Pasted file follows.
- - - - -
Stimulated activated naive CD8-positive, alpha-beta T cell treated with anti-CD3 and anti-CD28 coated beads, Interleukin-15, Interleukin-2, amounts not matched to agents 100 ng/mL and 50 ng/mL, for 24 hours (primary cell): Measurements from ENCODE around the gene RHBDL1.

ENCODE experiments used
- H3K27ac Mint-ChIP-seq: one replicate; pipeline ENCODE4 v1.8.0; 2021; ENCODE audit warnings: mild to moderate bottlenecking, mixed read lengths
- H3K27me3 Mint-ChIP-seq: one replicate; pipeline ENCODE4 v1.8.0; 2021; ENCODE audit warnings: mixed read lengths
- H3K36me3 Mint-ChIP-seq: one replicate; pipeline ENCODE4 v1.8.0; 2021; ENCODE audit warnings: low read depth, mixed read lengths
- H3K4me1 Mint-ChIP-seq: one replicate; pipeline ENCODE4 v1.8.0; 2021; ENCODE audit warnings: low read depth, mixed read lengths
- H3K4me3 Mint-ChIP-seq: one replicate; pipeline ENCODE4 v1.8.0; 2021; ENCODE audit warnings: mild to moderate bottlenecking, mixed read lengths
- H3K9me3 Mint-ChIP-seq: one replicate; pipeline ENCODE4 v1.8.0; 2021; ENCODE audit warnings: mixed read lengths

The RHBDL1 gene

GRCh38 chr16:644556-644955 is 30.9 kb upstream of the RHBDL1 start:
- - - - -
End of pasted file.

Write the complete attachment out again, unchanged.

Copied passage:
Stimulated activated naive CD8-positive, alpha-beta T cell treated with anti-CD3 and anti-CD28 coated beads, Interleukin-15, Interleukin-2, amounts not matched to agents 100 ng/mL and 50 ng/mL, for 24 hours (primary cell): Measurements from ENCODE around the gene RHBDL1.

ENCODE experiments used
- H3K27ac Mint-ChIP-seq: one replicate; pipeline ENCODE4 v1.8.0; 2021; ENCODE audit warnings: mild to moderate bottlenecking, mixed read lengths
- H3K27me3 Mint-ChIP-seq: one replicate; pipeline ENCODE4 v1.8.0; 2021; ENCODE audit warnings: mixed read lengths
- H3K36me3 Mint-ChIP-seq: one replicate; pipeline ENCODE4 v1.8.0; 2021; ENCODE audit warnings: low read depth, mixed read lengths
- H3K4me1 Mint-ChIP-seq: one replicate; pipeline ENCODE4 v1.8.0; 2021; ENCODE audit warnings: low read depth, mixed read lengths
- H3K4me3 Mint-ChIP-seq: one replicate; pipeline ENCODE4 v1.8.0; 2021; ENCODE audit warnings: mild to moderate bottlenecking, mixed read lengths
- H3K9me3 Mint-ChIP-seq: one replicate; pipeline ENCODE4 v1.8.0; 2021; ENCODE audit warnings: mixed read lengths

The RHBDL1 gene

GRCh38 chr16:644556-644955 is 30.9 kb upstream of the RHBDL1 start: